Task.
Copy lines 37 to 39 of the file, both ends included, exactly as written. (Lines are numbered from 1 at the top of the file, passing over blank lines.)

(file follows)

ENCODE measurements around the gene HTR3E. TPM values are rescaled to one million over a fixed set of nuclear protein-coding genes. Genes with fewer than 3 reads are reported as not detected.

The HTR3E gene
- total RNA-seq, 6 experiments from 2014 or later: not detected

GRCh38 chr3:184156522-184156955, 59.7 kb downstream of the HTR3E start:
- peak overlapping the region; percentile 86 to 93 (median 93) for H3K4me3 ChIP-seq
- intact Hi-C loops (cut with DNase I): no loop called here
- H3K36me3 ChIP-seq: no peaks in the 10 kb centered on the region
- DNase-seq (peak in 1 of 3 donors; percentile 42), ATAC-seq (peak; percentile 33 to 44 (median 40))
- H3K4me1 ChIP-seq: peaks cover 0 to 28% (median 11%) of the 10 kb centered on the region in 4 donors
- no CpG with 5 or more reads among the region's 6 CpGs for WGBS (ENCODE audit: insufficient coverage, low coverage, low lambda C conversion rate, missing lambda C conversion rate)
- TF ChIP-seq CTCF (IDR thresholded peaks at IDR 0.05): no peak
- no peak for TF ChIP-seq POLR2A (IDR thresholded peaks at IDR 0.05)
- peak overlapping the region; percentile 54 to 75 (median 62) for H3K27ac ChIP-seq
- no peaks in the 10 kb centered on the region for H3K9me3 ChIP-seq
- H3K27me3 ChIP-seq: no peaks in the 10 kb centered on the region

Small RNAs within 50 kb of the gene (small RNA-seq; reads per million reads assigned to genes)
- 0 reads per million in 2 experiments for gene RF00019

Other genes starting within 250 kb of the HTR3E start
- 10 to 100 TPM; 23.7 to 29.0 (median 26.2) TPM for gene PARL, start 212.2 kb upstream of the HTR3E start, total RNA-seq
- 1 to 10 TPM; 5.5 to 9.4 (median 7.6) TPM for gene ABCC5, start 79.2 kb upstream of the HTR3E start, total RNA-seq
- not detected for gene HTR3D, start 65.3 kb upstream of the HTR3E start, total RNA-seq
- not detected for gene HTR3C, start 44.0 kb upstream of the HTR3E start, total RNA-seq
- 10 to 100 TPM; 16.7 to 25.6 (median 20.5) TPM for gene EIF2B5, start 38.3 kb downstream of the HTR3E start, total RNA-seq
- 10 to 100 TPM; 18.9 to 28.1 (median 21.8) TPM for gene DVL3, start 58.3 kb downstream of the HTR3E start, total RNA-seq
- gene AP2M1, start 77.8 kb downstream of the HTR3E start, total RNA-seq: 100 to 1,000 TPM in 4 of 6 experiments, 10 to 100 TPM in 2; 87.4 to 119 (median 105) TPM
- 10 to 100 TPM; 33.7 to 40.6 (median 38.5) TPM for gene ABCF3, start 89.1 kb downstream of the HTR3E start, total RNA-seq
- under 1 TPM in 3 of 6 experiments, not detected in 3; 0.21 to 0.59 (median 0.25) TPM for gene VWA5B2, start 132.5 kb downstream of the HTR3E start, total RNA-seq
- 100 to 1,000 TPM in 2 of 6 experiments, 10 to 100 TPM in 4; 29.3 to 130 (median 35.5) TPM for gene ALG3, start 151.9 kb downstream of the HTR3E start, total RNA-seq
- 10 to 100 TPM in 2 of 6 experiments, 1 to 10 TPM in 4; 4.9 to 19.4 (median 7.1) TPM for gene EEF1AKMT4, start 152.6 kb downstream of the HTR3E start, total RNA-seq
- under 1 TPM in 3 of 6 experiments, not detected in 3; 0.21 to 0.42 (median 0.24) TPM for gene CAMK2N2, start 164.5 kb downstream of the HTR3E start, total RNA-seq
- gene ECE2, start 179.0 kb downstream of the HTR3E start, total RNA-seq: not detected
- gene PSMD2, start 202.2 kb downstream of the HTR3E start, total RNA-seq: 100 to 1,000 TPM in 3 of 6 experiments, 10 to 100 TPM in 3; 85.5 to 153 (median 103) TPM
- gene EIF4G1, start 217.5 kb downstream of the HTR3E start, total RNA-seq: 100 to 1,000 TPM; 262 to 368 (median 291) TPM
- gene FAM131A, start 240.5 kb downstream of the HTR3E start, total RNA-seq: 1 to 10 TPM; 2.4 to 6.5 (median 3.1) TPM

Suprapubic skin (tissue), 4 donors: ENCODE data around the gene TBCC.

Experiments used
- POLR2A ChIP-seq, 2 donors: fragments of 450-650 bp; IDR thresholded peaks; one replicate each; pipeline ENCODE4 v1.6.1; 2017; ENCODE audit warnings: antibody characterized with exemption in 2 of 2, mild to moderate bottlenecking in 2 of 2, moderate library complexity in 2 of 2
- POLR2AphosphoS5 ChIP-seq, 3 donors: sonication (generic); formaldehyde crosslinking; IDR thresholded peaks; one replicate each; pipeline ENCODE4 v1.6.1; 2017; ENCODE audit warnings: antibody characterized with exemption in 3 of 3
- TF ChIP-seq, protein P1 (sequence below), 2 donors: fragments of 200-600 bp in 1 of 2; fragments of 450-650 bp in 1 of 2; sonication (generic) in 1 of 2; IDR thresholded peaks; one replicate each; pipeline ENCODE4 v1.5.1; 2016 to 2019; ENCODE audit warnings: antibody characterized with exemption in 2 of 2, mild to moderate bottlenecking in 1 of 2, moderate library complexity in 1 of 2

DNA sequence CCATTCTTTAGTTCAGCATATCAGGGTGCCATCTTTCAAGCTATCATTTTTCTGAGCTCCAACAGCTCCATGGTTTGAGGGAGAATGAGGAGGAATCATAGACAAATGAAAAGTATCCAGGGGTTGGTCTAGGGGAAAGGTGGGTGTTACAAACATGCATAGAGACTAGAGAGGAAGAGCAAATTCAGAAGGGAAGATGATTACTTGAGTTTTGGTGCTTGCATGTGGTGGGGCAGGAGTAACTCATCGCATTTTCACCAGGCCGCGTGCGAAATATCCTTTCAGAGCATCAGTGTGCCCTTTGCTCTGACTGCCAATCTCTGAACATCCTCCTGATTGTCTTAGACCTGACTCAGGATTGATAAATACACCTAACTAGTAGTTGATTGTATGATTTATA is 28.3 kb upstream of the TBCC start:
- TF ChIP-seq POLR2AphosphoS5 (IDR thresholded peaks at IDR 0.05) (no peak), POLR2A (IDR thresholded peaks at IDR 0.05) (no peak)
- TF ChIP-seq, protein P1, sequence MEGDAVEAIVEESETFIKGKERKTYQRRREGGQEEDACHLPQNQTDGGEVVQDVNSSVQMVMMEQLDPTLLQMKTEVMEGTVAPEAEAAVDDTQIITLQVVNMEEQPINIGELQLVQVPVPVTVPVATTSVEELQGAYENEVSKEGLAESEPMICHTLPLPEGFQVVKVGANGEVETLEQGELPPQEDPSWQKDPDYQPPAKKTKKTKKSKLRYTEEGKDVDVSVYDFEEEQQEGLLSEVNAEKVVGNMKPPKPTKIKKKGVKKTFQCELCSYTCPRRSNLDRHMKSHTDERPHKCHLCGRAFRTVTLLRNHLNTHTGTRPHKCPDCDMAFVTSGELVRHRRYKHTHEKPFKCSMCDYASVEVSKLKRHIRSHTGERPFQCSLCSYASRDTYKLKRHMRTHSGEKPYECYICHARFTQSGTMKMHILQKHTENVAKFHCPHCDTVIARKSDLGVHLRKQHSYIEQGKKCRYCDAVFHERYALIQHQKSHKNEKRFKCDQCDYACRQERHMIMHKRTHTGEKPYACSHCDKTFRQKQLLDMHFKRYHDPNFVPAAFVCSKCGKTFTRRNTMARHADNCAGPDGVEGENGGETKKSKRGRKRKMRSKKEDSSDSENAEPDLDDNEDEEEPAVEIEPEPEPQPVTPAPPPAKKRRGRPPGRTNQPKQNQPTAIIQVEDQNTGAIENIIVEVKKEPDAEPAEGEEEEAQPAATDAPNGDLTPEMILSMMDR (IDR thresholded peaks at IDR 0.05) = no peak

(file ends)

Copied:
- POLR2A ChIP-seq, 2 donors: fragments of 450-650 bp; IDR thresholded peaks; one replicate each; pipeline ENCODE4 v1.6.1; 2017; ENCODE audit warnings: antibody characterized with exemption in 2 of 2, mild to moderate bottlenecking in 2 of 2, moderate library complexity in 2 of 2
- POLR2AphosphoS5 ChIP-seq, 3 donors: sonication (generic); formaldehyde crosslinking; IDR thresholded peaks; one replicate each; pipeline ENCODE4 v1.6.1; 2017; ENCODE audit warnings: antibody characterized with exemption in 3 of 3
- TF ChIP-seq, protein P1 (sequence below), 2 donors: fragments of 200-600 bp in 1 of 2; fragments of 450-650 bp in 1 of 2; sonication (generic) in 1 of 2; IDR thresholded peaks; one replicate each; pipeline ENCODE4 v1.5.1; 2016 to 2019; ENCODE audit warnings: antibody characterized with exemption in 2 of 2, mild to moderate bottlenecking in 1 of 2, moderate library complexity in 1 of 2